Sadly, for space, I had to cut my own article from the liner notes of the new CD of Goodnight Moon and Runaway Bunny. Tant pis. Never mind, they will appear in the program for the concert. Hopefully other places. But here it is:
The Bunny, The Moon and Me
By Glen Roven
Sadly, I did not grow up with The Runaway Bunny or Goodnight Moon. I’m sure I’d be a happier, more well adjusted person now had I read Margaret Wise Brown’s masterpieces as a toddler—but then I might not have embraced these two books with the fervor I did, discovering them in my middle age.
The first time I heard of The Runaway Bunny was when I watched the movie Wit. In the film, Emma Thompson, a brilliant academician consumed with cancer, lies dying in her hospital bed when her kindly first-grade teacher pays her a visit. The teacher has brought The Runaway Bunny, and although Thompson is deep in a coma, the teacher nevertheless begins to read: “Once there was little bunny who wanted to run away.”
I listened. And I was hooked.
As a composer, I keep my ears poised, always alert to any inspiration, and it took about a second to realize that here was a story to investigate further. By the next day, I’d read the book—it only takes a couple of minutes, after all—and by the time the Mother Bunny offered her famous carrot, I knew I had my piece. In fact, the music was swirling through my mind even as I closed the cover.
I knew instantly that a violin soloist would portray the Bunny, with his violin-like impulse to “hop,” “jump,” “misbehave,” and certainly “run away.” I also knew that though I was intrigued by the notion of a female narrator, the primary adventures would be developed entirely in musical terms—so that, for example, when my bunny swims as a trout in the stream, it would be courtesy of the woodwinds and harp, as well as, of course, that solo violin. In this way, my notion of a simple composition for orchestra, voice and solo violin quickly evolved into one of music’s most noble and flexible forms: the violin concerto.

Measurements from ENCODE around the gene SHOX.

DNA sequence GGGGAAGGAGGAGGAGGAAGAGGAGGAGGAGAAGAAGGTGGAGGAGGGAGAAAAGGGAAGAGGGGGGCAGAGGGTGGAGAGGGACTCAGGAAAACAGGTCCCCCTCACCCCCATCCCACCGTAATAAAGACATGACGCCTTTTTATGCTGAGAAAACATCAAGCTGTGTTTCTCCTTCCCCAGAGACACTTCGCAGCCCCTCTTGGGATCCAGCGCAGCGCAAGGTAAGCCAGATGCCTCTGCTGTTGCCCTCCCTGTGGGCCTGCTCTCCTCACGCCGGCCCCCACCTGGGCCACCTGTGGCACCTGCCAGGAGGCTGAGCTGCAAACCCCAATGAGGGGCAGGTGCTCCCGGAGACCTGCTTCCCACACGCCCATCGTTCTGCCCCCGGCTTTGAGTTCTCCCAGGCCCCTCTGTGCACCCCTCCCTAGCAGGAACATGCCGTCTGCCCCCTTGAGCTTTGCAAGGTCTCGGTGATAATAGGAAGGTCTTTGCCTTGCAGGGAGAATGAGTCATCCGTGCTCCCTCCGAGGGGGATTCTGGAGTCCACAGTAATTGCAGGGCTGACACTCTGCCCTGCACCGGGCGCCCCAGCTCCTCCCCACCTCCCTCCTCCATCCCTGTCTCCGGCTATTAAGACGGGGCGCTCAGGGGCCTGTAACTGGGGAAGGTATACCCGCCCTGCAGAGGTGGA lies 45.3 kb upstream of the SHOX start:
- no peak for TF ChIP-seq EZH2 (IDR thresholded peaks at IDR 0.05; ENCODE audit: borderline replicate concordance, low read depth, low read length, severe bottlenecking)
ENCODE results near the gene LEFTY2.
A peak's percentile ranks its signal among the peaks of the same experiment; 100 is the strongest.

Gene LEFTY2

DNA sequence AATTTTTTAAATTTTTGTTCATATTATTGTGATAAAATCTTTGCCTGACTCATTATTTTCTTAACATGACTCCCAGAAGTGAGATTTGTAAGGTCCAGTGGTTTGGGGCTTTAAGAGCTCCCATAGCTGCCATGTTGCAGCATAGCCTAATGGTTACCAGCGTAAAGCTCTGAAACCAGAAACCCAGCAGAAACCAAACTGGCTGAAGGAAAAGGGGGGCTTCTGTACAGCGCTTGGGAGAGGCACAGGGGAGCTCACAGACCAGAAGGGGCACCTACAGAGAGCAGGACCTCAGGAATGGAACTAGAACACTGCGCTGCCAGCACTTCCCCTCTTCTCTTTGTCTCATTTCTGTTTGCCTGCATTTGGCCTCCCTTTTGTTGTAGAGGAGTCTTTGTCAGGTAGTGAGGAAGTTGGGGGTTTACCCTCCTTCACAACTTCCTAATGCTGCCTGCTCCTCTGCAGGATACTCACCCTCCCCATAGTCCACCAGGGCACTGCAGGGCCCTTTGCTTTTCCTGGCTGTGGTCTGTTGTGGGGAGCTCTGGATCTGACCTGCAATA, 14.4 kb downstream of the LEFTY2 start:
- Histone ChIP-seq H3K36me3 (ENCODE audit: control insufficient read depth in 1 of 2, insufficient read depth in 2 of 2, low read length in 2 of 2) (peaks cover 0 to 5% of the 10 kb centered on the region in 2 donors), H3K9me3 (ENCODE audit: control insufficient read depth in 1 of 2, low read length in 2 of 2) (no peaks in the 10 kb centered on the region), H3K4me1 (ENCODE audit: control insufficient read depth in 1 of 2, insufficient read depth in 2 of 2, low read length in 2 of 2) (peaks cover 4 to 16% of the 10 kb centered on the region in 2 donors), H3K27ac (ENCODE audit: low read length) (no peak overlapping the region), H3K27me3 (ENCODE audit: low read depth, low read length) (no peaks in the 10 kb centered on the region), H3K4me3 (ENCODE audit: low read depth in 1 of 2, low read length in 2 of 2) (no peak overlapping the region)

Undoubtedly the greatest pleasure I’ve gotten from this piece is having the children in the audience tell me what the Bunny is up to. For example, as the composer I was surprised to learn that in the Circus segment, the bunny rides in one of those cars packed with clowns and the bunny is the last out of the door. I find this a profound and moving observation. Even the most sophisticated computer cannot make the leap from a violin melody to envisioning a bunny in a car full of clowns. But kids do this as a matter of course! There is no greater reward for a composer: having an audience respond.
My selection of Goodnight Moon was more circuitous. After my first encounter with Margaret Wise Brown, I turned, of course, to her many other books. My violin concerto was already enjoying a bit of success; it was recorded by SONY and the Royal Philharmonic Orchestra with Brooke Shields narrating, and for the American premiere at Carnegie Hall, I conducted, with Glenn Close providing the narration. Symphonies around the country were asking for a companion piece.